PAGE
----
The citizens committee tasked with guiding development of a new convention center is sticking with a site chosen south of the Myriad Gardens after hearing a proposal that the location be reconsidered.
The pitch by former Mayor Kirk Humphreys to reopen the discussion arose as the MAPS 3 Convention Center Citizens Subcommittee was being asked to approve a contract with firms Populous and GSB to design the $250 million project.
Humphreys cautioned that he was informed by the consultants that costs for the site, including previously proposed underground construction of exhibit halls, would likely run higher than anticipated.
“It's been some time since we made this selection, and there is a question in my mind as to whether we will have the money we need to have the square footage we want and put it underground,” Humphreys said. “What I really don't want to end up with is a lot less square feet than we need or another big box ‘Cox Center 2' next to the Myriad Gardens.”
Greater Oklahoma City Chamber President Roy Williams, who participated in interviews of qualified firms for the design contract, responded that Populous and other firms applying for the job indicated the site will still work.
“Most of them felt we can get what we wanted,” Williams said. “Some say we will have to make some trade-offs. By and large, they felt we could build what we want.”
Another member of the committee, Devon Energy Executive Chairman Larry Nichols, responded he also felt as if the previous site selection was sufficient.
“We went through a laborious, lengthy and thorough process,” Nichols said. “To go with a process to look for a second site to build this is not very inspiring. It's wrong to start second-guessing the site right now. We've picked the best site.”
The committee and city staffers did agree, however, to add into the Populous contract that the firm assess costs and feasibility with the dealership site as one of their first tasks.
Populous is the third major MAPS 3 contract in which a firm hired for early analysis was later hired for overall project design, with Hargreaves Associates hired for both phases of work on the MAPS 3 park and Jacobs Engineering hired for both phases of design for the MAPS 3 streetcar system.
The overall project budget for the convention center is $250 million, including costs for design and site acquisition. The city council reallocated $30 million of the original $280 million budget to infrastructure costs, including possible relocation of an electric substation south of the Chesapeake Energy Arena.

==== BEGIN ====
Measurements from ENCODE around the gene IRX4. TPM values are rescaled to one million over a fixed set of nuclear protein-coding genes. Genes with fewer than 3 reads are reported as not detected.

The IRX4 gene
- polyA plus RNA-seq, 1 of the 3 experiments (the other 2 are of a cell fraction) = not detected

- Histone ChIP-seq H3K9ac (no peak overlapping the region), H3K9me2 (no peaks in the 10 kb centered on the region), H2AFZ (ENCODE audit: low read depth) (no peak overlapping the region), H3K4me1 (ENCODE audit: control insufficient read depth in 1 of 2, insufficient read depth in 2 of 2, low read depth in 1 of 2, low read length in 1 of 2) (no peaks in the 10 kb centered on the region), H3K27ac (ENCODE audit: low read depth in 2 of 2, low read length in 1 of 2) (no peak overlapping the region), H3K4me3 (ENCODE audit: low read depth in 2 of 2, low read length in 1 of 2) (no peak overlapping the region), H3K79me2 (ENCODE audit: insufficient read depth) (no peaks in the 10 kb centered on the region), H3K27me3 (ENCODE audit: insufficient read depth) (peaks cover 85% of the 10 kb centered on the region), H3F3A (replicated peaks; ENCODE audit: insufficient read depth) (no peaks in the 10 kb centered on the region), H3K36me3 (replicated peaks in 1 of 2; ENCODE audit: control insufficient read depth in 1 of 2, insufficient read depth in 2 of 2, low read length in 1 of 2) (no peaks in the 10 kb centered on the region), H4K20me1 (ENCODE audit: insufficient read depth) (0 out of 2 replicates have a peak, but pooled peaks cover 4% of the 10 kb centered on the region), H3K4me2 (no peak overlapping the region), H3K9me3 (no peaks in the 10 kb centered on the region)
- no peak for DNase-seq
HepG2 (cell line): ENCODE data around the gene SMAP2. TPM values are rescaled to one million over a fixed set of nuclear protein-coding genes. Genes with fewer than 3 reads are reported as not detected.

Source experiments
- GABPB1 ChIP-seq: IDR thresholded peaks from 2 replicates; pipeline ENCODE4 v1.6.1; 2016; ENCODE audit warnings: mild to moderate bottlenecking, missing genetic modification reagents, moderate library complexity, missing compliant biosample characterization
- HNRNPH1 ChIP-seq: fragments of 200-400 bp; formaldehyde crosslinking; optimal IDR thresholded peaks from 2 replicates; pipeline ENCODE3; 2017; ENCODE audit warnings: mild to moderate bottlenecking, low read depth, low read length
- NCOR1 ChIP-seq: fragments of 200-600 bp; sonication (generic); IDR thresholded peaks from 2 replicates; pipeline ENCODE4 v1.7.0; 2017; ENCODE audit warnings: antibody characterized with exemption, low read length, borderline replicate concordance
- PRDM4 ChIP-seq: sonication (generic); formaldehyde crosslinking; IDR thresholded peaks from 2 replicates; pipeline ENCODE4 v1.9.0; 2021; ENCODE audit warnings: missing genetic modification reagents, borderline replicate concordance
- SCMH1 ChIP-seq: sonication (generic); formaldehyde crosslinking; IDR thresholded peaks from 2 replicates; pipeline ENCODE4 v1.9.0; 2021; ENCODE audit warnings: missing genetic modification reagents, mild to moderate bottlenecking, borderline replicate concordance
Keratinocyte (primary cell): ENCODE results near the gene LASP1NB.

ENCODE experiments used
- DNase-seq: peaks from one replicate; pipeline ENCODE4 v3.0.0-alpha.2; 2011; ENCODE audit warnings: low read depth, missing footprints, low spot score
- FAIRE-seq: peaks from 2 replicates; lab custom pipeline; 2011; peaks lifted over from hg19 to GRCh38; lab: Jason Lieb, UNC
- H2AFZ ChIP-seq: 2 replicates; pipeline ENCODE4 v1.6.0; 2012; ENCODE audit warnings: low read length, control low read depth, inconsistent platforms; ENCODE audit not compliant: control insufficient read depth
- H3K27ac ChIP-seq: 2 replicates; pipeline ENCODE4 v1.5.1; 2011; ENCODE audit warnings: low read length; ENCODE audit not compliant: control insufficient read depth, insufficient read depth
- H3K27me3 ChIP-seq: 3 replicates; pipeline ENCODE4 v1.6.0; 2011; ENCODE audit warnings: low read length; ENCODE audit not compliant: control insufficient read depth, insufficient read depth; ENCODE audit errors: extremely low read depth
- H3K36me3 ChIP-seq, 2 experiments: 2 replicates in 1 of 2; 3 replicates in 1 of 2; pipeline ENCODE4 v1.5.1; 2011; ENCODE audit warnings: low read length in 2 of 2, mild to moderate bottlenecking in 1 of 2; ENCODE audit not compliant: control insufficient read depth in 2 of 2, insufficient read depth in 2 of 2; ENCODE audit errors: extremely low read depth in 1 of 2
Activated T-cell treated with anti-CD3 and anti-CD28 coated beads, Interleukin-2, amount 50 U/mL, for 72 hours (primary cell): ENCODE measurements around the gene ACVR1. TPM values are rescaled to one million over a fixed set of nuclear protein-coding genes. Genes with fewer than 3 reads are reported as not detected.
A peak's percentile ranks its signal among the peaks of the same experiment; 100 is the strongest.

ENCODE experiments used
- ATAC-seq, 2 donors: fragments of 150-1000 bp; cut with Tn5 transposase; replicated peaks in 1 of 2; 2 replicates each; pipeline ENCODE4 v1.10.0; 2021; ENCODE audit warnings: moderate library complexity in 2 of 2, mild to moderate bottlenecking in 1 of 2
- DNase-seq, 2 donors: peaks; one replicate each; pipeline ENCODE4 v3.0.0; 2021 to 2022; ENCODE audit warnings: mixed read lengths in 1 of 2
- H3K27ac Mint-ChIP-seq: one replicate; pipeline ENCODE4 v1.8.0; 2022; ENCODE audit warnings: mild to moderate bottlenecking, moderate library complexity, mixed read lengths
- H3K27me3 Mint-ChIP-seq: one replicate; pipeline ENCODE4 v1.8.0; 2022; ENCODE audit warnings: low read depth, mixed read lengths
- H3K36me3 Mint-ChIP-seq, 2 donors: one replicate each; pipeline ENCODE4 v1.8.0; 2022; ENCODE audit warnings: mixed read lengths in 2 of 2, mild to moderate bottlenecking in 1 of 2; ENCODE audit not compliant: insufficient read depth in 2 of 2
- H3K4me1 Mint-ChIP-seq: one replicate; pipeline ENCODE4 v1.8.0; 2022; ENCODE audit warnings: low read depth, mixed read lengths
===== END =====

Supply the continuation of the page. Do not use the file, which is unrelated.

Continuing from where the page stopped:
The current timeline calls for construction of the new convention center to start in 2016. Mike Carrier, president of the Oklahoma City Convention and Visitors Bureau, told the Oklahoma City Council on Tuesday the city faces a challenge in booking bigger conventions because of the lack of exhibit space and large blocks of hotel rooms.
“Our fiscal year 2012 was a good year but also a challenging year,” Carrier said. “While Oklahoma City has pretty well recovered in many ways, at least our tourism industry has, from the recession we suffered a couple years ago, our industry as a whole still has some challenges.”
Carrier said the city exceeded its goal of 324,000 room night sales and instead booked 417,000 room nights. Direct spending, however, totaled $190.6 million, short of the convention bureau's goal of $231.5 million.
Carrier said motor coach bus tours were a success story this year, totaling 823 compared to his bureau's early projection of 550 tours. He attributed much of that success to the “Passages” Bible history exhibit from May through October last year at the Oklahoma City Museum of Art.
Carrier said the city is losing larger convention bids due to inadequate meeting space, which he hopes will be addressed with the new convention center. He reminded the city council the city also urgently needs a 600-plus room conference hotel. He noted that of the city's 235 hotels, only six have more than 300 rooms.
“Conferences routinely ask for 500-room blocks,” Carrier said. “We need a 600- to 650-room hotel to accommodate such demand.”
Consultants have previously advised the city that such a hotel will likely require at least a $50 million subsidy.
“There is a lot of interest in the hotel community in what's going on here because of the convention center,” Carrier said. “There are hotel companies staying in touch with us.”